4. Wear test: The wear resistance test was carried out with Taber Abrasers, Model ISE–AO16. The standard load used was 500 g and revolution of 150 RPM, center hole of 10 mm was made on the sample, so as to fix the test piece on the machine. The samples were measured using an analytical weighing balance to take the initial weight of the samples. The sample was secured to the instrument platform, which is a motor driven at a fixed speed. Thereafter, the weight was measured as the final value and the difference between the initial and the final value was noted and recorded against each samples. The average values were used as the representative value [16].
  5. X-ray Fluorescence spectroscopy (XRF): X-ray fluorescence was also carried out on the bone particles to determine the elemental chemical composition of the goat bone particulate. SKYRAY Instrument was used with EDX3600B X-Ray fluorescence spectrometer been applied to conduct fast and accurate analysis. The instrument was calibrated using pure silver sample before being used.

Microstructural characterization: The fractured surfaces of the produced composite samples were examined by Phenom ProX scanning electron microscope (SEM) operated at 15 Kv. Samples were mounted on to aluminium stubs with carbon tape and then sputter coated with platinum and palladium using Quorum coating machine (Q150res) to make them conductive prior to SEM observation.

Results and Discussion

The XRF analysis showed that the main elements present in goat bone ash are calcium and phosphorus with 71.6 % and 16.6 %, respectively.

Mechanical behaviour

Figure 1 shows the variation of tensile strength with reinforcement and the neat sample. Three distinct stages were noticed where different trends were observed. From 2-6 wt. percent, the strength tends to increases as the reinforcement content increases while from 8-14 wt. percent, similar trend was observed but with a decrease in 14 wt. percent. These first two stages were characterized by decrease in tensile strength compared to the neat sample. This decrease in tensile strength might be due to either poor adhesion or direct contact of particles and void formation [16]. However, from 16-20 wt. percent, contrast trend was noticed where the strength tends to decreases as the reinforcement content increases and higher enhancement of the tensile strength was obtain in this stage. It was observed that the sample with 16 wt. percent reinforcement has the highest tensile strength of 17.30 MPa followed by 18 wt. percent with a value of 10.16. This culminated to 74.6 % enhancement in tensile strength for the sample with 16 wt. percent reinforcement compared to the neat sample.

Figure 1: Variation of tensile strength with reinforcement and the neat sample.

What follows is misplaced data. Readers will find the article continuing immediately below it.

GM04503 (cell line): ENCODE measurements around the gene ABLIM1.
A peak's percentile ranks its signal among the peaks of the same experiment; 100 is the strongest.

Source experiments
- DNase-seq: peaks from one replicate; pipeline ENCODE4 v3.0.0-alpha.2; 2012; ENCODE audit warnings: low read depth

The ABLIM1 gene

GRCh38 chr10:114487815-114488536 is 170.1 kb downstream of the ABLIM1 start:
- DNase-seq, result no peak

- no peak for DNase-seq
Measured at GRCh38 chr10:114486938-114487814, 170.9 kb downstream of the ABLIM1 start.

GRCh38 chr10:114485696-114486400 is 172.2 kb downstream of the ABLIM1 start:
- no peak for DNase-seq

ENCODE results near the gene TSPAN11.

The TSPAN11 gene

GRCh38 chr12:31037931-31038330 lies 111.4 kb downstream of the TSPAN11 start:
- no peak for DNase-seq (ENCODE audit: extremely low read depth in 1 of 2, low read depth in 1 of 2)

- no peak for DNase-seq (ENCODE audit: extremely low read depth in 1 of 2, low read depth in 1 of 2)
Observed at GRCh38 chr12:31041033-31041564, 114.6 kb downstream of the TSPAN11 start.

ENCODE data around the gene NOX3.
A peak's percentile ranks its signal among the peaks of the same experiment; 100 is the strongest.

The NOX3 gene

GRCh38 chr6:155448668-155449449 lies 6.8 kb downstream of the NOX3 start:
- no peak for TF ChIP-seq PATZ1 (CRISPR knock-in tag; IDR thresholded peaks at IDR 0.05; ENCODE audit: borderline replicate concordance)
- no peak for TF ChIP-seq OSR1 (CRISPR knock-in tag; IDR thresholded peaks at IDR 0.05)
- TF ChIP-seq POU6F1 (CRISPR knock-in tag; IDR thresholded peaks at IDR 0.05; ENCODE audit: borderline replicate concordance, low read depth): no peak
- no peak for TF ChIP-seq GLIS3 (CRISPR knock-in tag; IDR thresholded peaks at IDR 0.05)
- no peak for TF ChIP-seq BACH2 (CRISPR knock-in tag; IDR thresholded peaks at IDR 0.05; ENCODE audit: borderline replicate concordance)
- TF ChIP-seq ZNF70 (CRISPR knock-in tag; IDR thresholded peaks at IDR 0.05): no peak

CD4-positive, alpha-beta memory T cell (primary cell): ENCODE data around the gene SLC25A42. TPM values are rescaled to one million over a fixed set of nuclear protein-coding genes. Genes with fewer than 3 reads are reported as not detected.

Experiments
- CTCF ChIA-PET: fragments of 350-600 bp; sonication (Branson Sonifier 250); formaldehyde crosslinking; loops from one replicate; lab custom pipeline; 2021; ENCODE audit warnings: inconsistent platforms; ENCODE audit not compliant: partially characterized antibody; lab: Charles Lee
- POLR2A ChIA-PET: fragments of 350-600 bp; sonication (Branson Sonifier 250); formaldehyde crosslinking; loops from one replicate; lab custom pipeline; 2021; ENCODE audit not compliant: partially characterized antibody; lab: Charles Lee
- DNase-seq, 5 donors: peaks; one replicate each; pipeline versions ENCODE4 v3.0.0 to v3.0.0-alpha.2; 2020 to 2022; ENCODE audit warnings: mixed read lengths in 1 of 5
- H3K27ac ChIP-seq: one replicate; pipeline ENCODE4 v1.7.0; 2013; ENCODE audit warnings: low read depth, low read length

The variation of tensile modulus with reinforcement and the neat sample was presented in Figure 2. The results show that the modulus was enhanced for the composite sample containing 16-20 wt. percent reinforcement. It was observed that the sample with 16 wt. percent reinforcement has the highest tensile modulus with a value of 298.93 MPa followed by 20 wt. percent with a value of 139.66 MPa. It can also be seen that the tensile modulus of the composite follow similar trend with the tensile strength in Figure 1. Similar effect of cow bone ash on tensile properties has been observed by Oladele IO [16] in the case of bone ash and bone particulate reinforced polyester composites for biomedical applications.

Figure 2: Variation of tensile modulus with reinforcement and the neat sample.

Figure 3 shows the variation of flexural strength with reinforcement and the neat sample. The results showed that the flexural strength of the composites from 2-14 wt. percent was lower than that of the neat sample while that of 16-20 wt. percent was higher but in a decreasing order. The decrease in flexural strength within 2-14 wt. percent may be due to low amount of reinforcement, poor interfacial adhesion between the bone particulates and the epoxy matrix or non-uniform dispersion of the particulate within the epoxy that led to lower resistance to the applied flexural force leading to quick rupture.

Figure 3: Variation of flexural strength with reinforcement and the neat sample.

Nevertheless, it was observed from the results that, the sample with 16 wt. percent reinforcement has the highest flexural strength with a value of 7.07 MPa which amounted to 65 % enhancement compared to the neat sample followed by the sample with 18 wt. percent reinforcement with a value of 5.16 MPa.

From Figure 4, which shows the variation of flexural modulus with reinforcement and the neat sample, it was observed that the sample with 16 wt. percent reinforcement has the highest flexural modulus with a value of 61.49 MPa that culminated to 77.6 % enhancement in flexural modulus compared to the neat sample followed by the sample with 18 wt. percent reinforcement which has a value of 42.59 MPa and a 23 % enhancement. The response of the materials to flexural modulus was similar to that of the flexural strength. It was observed from the results that the properties were enhanced from 16-20 wt. percent reinforcement addition in a decreasing order.

Figure 4: Variation of flexural modulus with reinforcement and the neat sample.

The hardness values of the composites are presented in Figure 5. Similar response mode to other mechanical properties was observed with a slight difference. Here, it was observed that some samples within 2-14 wt. percent were seen to possess marginal improvement in hardness property compared to the neat sample. Still, 16-20 wt. percent range possess better improved hardness property. Sample with 16 wt. percent reinforcement has the highest hardness value of 39.7 HRA which may be due to uniform dispersion of particles and good bonding strength followed by the sample with 18 wt. percent reinforcement with a value of 37.6 HRA.